To define better the limits of the pRBR binding domain, we analyzed a set of AL1 proteins with closely spaced truncations. In Figure 2C, the C‐terminally truncated proteins, AL11–168 (lanes 2 and 5) and AL11–158 (lanes 3 and 6), did not co‐purify with GST–ZmRBR1 while AL11–180 (lanes 1 and 4) was in the bound fraction. In Figure 2D, the N‐terminally truncated proteins, AL1110–352 (lanes 2 and 5) and AL1119–352 (lanes 3 and 6), also failed to bind GST–ZmRBR1 whereas AL1101–352 (lanes 1 and 4) co‐purified with the ZmRBR1 fusion. Together, these data mapped the N‐terminal border of the pRBR binding domain between TGMV AL1 amino acids 101 and 110 and the C‐terminal border between amino acids 168 and 180. Although this 80‐amino‐acid region includes helices 3 and 4, the inability of AL11–168, AL1110–352 and AL1120–352 to interact with GST–ZmRBR1 indicated that these helices are not sufficient for pRBR binding and that flanking sequences also contribute to the interaction. Given that the pRBR binding domain fully encompasses the AL1 oligomerization domain (Figure 2A; Orozco et al., 2000), one possibility is that formation of AL1 oligomers is a requirement for interaction with pRBR.

The sequence requirements for AL1–pRBR interaction were characterized using a series of site‐directed mutations in the pRBR binding domain of TGMV AL1 (Figure 3). Mutations Y104, K107 and D108 targeted residues in motif III, the active site for DNA cleavage and ligation (Laufs et al., 1995). Mutations FQ118, D120, RS‐R125, QT130 and ND133 modified a conserved sequence that is part of the AL1 DNA binding domain (Orozco and Hanley‐Bowdoin, 1998). Mutations AAA136, E‐‐N140, KEE146 and REK154 were in helices 3 and 4, which are part of the AL1 oligomerization domain (Orozco et al., 2000). Mutations EKY159, Q‐HN165, N‐DR and K‐‐E179 were in a region that contributes the primary oligomerization contacts. All of the mutations except AAA136 were alanine substitutions and predicted to be structurally neutral. For AAA136, alanine residues were replaced by leucines that may have affected the overall conformation of the protein. The mutant AL1 proteins were fused to the Gal4 AD and expressed in yeast. Immunoblot analysis verified that the mutant proteins accumulated to levels similar to an AD–wild‐type AL1 fusion (Orozco et al., 2000).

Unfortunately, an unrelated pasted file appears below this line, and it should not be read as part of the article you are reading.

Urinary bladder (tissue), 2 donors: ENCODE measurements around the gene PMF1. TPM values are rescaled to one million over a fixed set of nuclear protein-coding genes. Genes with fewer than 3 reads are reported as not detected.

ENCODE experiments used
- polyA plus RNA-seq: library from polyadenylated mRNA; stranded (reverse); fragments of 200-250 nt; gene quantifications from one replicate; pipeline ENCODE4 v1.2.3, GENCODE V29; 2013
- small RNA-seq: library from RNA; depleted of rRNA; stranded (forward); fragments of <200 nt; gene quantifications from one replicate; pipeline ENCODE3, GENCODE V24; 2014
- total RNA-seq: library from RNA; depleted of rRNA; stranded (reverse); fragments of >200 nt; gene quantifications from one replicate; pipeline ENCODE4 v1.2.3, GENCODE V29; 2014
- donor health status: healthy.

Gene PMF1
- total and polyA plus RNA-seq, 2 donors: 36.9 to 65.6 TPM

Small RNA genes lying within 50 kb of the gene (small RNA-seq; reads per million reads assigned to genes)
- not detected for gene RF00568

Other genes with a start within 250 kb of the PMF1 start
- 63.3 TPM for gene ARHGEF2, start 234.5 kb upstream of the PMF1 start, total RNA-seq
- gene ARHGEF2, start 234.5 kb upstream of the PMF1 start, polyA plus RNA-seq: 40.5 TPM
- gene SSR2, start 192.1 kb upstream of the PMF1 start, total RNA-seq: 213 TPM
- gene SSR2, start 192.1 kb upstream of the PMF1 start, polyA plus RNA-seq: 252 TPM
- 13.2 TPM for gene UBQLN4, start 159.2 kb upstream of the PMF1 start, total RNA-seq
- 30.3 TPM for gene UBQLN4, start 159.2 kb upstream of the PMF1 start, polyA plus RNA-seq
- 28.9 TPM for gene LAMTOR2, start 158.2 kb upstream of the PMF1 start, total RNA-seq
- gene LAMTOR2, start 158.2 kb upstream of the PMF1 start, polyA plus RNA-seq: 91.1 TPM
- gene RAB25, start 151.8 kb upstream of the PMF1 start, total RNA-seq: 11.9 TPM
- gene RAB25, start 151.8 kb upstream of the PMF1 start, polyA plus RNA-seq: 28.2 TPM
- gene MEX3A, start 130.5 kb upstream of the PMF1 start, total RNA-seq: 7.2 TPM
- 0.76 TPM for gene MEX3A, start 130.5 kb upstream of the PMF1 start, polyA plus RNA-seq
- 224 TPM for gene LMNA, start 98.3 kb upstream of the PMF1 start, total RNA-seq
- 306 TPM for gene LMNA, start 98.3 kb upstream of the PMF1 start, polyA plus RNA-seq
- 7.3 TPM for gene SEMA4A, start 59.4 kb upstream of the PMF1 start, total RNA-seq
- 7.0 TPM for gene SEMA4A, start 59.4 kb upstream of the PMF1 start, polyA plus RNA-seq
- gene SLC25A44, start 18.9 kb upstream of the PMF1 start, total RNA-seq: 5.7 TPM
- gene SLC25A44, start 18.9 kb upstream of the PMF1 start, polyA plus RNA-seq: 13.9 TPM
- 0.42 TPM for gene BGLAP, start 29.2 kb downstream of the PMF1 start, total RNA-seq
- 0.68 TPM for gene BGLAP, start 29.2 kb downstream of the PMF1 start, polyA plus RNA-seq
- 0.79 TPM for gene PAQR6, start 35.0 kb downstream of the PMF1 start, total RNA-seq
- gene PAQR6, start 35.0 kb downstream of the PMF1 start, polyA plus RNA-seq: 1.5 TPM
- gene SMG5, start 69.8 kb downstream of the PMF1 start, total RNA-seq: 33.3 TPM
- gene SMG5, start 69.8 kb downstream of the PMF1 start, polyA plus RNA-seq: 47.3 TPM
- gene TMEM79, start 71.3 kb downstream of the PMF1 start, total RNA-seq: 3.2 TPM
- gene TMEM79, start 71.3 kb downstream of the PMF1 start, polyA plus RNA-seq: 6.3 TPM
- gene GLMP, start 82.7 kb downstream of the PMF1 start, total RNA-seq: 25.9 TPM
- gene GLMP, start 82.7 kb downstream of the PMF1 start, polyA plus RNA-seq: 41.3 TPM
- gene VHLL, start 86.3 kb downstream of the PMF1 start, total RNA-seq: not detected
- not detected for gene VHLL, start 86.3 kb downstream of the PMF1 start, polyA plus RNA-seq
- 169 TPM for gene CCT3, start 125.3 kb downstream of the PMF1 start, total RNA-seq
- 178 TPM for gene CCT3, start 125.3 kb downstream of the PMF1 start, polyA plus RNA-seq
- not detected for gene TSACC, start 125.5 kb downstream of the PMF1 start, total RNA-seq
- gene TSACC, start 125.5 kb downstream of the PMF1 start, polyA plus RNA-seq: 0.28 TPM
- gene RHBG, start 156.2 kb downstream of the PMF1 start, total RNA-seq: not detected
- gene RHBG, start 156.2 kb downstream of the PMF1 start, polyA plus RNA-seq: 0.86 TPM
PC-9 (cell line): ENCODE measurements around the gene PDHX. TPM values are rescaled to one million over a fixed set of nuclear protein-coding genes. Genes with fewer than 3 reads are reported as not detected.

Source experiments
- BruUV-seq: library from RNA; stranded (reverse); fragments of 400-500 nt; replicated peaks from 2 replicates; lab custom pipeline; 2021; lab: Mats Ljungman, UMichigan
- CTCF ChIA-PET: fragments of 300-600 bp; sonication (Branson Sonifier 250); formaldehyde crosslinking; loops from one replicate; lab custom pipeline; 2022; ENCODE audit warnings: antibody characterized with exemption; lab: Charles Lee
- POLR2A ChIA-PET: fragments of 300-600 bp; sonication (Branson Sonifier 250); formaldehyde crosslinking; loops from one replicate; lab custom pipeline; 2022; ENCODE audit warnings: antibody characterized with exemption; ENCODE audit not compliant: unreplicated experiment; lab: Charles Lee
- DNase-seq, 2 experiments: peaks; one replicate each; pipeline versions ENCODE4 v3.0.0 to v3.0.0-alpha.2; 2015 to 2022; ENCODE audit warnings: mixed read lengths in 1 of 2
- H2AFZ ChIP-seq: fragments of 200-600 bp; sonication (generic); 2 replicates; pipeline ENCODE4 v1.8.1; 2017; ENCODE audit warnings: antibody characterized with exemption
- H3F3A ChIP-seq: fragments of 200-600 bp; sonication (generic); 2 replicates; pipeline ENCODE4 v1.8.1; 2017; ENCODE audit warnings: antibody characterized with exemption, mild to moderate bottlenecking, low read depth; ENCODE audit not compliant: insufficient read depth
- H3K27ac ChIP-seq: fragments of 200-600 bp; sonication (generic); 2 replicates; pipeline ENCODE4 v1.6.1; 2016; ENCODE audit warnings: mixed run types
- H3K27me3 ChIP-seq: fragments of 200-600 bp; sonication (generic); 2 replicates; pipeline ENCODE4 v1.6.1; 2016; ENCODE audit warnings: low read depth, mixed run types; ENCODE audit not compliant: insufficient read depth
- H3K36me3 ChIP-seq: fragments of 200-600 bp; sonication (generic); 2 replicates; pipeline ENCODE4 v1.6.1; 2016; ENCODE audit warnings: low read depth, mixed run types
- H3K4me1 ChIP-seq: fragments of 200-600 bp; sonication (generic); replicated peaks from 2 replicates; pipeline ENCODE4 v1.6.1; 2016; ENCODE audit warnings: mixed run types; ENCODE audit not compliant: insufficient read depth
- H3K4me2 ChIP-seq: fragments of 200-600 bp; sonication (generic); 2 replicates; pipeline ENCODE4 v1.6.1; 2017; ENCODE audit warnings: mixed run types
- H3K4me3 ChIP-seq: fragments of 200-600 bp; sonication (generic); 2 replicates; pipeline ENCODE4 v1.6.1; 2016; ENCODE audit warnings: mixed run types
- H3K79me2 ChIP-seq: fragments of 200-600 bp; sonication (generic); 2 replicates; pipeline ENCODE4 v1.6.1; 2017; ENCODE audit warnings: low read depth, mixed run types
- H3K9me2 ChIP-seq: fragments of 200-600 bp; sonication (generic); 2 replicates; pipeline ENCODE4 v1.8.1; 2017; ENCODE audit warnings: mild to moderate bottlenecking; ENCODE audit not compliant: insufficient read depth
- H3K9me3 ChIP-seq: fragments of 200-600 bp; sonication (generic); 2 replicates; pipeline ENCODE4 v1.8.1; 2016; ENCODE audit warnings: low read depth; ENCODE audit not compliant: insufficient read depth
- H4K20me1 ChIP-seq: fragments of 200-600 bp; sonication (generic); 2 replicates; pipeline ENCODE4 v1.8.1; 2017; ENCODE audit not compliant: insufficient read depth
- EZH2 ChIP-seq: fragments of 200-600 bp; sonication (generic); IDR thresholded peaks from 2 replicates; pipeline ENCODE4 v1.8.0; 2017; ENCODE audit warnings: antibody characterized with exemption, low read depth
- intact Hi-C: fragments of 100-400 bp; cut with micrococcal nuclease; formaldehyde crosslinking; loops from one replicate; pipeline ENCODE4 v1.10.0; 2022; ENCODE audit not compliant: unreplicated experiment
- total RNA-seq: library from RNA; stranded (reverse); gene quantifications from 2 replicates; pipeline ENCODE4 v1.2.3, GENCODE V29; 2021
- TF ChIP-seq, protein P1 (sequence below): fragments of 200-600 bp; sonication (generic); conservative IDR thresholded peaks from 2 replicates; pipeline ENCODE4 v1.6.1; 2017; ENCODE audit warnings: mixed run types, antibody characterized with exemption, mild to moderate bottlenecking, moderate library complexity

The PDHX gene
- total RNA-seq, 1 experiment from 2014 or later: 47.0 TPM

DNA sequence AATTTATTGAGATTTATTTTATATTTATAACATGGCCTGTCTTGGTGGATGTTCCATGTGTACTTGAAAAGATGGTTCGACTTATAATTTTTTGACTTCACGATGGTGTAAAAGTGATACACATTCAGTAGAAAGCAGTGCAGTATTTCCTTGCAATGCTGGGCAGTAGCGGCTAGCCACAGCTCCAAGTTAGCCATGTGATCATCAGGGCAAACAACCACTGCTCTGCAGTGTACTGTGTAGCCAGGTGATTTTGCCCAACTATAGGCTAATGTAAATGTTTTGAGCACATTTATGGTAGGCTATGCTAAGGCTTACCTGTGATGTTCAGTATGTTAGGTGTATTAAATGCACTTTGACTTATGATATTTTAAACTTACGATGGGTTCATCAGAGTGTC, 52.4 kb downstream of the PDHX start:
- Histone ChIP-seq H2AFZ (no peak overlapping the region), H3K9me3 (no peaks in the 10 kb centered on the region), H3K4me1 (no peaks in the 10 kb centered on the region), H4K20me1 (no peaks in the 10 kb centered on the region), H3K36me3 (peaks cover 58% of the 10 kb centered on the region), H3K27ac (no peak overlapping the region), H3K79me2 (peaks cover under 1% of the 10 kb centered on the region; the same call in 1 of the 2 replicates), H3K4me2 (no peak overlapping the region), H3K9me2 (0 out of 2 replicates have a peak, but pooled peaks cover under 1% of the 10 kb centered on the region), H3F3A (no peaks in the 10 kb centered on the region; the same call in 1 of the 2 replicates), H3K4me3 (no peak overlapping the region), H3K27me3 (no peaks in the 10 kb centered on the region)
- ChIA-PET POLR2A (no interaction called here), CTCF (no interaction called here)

Figure 3.